Each of us has a longing to be loved and we would like to be loved unconditionally. Think about that for a moment. Wouldn’t you like to be loved even though …? (Even though you have a zero balance in your bank account? even though you can’t dance? even though you’re overweight or underweight? even though you have bad acne? even though you only speak one language? Even though you’re a lousy cook? Even though—what ever it is—warts and all?). Of course you would.
I would love you more if only…
So if that’s what you want, then let me ask you this question: Have you ever loved anyone else unconditionally? NO conditions. No “if onlys.” You love them just the way they are right now with no thought of changing something after you’re in a committed relationship or married? Really? You don’t have the thought in the back of your mind that you can get her to lose weight, or you can get him to control his temper—later? You truly don’t have secret plans for a total or partial makeover later in the relationship? (After all shouldn’t he or she be more like you?)
The three necessary ingredients in a lasting, mutually satisfying relationship are love, approval, and appreciation and these elements must be bilaterally present in unconditional love. I think of this as cherishing. The formula? Love + approval + appreciation = cherishing.
You may believe that you are “head over heels” in love and are ready to ride off into the sunset with the beloved and spend the rest of your life with him or her. But before you rev up the engine perhaps you ought to think this through.
Warm, fuzzy feelings or red hot passion is wonderful—we all need it now and then. But when things cool off, then what? Love is much more than that and incredibly hard to describe. However, when you put approval and appreciation in the mix, it’s easier to define and cherishing more aptly describes it than the overused word “love.”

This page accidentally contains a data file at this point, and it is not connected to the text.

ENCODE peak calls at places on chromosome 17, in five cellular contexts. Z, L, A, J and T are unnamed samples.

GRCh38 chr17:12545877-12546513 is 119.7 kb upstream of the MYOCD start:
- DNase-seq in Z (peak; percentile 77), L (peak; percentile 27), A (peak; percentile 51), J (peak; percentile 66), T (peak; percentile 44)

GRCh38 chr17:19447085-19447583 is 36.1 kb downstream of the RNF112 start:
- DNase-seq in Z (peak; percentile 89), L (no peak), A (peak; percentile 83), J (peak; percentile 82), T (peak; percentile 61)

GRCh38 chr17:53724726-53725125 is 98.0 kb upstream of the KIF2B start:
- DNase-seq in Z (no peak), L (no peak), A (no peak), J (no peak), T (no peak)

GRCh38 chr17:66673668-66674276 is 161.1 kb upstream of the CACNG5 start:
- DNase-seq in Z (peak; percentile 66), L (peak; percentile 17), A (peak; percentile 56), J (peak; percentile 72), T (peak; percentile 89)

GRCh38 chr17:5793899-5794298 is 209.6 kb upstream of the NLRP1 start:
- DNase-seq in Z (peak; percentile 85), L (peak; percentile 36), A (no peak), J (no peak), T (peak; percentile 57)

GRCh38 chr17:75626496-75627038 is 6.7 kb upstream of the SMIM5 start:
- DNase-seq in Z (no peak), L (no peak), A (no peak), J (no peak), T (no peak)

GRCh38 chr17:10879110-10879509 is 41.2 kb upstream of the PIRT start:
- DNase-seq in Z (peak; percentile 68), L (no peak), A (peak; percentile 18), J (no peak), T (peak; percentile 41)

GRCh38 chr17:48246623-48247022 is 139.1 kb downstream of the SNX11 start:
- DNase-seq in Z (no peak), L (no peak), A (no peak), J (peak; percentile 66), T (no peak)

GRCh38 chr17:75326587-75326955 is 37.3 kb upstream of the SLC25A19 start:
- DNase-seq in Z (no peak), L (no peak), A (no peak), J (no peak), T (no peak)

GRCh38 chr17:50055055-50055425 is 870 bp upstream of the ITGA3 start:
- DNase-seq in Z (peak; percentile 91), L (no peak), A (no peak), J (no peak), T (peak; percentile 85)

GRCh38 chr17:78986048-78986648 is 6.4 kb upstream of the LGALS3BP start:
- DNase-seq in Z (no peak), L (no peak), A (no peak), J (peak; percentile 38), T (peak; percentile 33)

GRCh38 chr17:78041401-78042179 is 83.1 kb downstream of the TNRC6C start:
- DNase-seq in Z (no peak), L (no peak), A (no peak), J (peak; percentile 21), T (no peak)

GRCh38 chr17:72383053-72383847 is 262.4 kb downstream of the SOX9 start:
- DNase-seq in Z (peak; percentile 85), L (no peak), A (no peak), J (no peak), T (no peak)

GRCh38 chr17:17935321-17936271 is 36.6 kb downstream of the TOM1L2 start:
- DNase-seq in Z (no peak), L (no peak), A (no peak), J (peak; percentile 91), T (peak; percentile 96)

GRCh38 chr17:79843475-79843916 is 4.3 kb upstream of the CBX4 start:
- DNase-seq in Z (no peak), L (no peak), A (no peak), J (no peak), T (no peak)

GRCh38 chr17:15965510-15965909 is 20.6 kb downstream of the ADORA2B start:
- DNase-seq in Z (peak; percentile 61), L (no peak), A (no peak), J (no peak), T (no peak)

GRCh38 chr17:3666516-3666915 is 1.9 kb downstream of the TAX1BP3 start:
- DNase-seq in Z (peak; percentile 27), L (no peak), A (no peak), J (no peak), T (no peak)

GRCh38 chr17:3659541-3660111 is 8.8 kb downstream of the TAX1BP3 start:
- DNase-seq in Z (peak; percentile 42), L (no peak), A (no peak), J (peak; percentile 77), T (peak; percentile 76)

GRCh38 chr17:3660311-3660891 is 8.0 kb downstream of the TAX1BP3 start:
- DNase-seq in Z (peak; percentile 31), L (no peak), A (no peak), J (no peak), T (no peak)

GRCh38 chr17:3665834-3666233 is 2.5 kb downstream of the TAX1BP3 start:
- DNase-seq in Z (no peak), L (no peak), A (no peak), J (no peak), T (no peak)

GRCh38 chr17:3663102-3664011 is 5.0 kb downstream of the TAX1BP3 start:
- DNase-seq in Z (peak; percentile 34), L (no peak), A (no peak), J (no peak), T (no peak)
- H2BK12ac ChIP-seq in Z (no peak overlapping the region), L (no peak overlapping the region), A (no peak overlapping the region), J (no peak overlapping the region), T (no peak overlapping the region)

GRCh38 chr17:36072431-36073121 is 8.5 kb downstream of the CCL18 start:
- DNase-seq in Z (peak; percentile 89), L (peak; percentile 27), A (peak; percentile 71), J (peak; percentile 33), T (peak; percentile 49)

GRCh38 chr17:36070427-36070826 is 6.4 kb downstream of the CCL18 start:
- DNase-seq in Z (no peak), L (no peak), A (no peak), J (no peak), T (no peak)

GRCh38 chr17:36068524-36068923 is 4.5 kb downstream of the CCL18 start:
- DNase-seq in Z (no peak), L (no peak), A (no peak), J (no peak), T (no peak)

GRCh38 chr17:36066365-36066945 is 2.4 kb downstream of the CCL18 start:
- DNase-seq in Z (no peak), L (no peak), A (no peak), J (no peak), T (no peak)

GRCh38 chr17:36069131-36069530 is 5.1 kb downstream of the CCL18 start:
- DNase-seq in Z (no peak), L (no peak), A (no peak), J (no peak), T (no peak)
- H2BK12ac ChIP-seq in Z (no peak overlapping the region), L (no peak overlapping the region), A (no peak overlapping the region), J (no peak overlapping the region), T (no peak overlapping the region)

Let’s do a little exercise:
Get out a piece of paper and pen or pencil. Make four columns. Label them Love, Approval, Appreciation, Needs to Change. Get a clear image of your beloved in you mind and in each column write what you love the most about him/her, all the things that meet with your approval, all the things you appreciate, and what he or she needs to change to make the relationship with you a lasting one. Be honest. If that nail biting habit she has or his habit of chewing with his mouth open drives you crazy, put that on your list in the “change” column.
If almost everything you write has to do with physical attributes and appearance do a reality check. Twenty or thirty years and several children later, this will all be changed—aging has a way of doing that. And how lengthy is the “needs to change” column? What will you do, think or feel if none of those changes take place? Do you have a long list in the love, approve and appreciate columns? If they are very short, then there’s very little cherishing going on at this time in your relationship and you better not take that drive into the sunset.
If you think, “I would love you more if only …” then you better think again.